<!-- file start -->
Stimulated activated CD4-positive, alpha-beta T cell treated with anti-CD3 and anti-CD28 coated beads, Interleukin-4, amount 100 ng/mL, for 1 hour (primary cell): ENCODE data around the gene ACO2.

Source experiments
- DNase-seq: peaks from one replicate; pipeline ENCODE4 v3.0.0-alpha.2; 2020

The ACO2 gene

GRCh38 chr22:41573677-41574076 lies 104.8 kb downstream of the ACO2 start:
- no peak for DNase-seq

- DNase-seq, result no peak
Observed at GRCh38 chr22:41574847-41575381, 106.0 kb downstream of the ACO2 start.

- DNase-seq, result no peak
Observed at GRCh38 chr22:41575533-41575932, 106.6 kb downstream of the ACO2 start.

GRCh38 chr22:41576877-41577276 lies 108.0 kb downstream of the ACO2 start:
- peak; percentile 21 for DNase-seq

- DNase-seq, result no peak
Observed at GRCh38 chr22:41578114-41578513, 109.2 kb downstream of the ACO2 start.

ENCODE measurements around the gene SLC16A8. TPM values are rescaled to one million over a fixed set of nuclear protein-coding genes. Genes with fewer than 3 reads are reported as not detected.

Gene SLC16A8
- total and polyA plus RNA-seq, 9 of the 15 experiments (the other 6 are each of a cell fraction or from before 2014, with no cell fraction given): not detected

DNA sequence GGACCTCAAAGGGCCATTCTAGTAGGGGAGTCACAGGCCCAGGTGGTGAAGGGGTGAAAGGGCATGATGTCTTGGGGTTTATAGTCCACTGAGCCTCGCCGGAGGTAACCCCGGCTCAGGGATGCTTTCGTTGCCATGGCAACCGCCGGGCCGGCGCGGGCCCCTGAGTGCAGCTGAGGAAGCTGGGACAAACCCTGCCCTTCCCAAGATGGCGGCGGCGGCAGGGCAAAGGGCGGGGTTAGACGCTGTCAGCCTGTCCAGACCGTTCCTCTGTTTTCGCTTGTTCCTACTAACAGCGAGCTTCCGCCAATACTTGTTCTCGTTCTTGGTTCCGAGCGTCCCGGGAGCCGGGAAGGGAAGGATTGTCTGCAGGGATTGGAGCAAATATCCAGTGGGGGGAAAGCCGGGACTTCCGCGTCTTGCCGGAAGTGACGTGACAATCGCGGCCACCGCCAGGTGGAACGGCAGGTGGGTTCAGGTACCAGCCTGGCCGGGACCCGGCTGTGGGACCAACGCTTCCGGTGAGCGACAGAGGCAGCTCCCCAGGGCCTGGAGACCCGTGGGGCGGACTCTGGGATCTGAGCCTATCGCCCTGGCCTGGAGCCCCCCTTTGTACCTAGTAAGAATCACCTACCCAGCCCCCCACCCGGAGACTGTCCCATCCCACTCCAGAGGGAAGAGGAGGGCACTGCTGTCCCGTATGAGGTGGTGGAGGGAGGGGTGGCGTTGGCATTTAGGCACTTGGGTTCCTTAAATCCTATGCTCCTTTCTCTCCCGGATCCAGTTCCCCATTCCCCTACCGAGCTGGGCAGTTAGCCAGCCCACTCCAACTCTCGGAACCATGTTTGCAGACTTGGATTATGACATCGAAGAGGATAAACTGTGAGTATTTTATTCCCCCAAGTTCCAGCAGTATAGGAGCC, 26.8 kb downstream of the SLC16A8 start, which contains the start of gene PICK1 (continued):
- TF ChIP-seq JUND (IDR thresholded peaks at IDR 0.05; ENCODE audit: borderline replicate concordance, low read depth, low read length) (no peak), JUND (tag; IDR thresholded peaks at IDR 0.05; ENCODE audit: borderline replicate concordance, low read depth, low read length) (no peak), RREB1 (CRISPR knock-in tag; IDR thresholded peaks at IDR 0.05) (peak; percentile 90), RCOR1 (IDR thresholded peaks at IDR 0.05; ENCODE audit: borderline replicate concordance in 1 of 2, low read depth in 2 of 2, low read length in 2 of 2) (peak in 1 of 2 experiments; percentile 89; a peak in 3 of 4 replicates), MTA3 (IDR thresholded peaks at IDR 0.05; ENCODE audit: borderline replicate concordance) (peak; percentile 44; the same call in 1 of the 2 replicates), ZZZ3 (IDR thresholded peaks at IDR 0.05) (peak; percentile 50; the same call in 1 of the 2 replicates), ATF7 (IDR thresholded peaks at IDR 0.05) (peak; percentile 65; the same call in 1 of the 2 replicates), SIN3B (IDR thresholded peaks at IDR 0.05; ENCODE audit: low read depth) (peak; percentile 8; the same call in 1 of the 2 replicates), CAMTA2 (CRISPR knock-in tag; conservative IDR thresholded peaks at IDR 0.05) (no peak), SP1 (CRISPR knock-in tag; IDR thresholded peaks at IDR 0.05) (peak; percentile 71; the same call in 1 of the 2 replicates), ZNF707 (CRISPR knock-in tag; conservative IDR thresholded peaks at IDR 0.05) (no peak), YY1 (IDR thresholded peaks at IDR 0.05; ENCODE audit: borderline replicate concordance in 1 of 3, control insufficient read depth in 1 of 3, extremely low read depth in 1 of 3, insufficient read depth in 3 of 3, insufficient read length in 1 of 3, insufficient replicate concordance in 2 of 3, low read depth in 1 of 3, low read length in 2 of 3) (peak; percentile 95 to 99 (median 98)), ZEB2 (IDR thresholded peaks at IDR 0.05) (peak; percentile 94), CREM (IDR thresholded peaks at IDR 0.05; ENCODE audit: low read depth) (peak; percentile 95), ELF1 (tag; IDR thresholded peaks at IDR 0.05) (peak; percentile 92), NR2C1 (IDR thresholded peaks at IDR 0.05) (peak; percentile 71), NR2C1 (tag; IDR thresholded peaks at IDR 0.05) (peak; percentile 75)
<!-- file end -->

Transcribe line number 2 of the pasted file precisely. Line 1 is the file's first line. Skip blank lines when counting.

Source experiments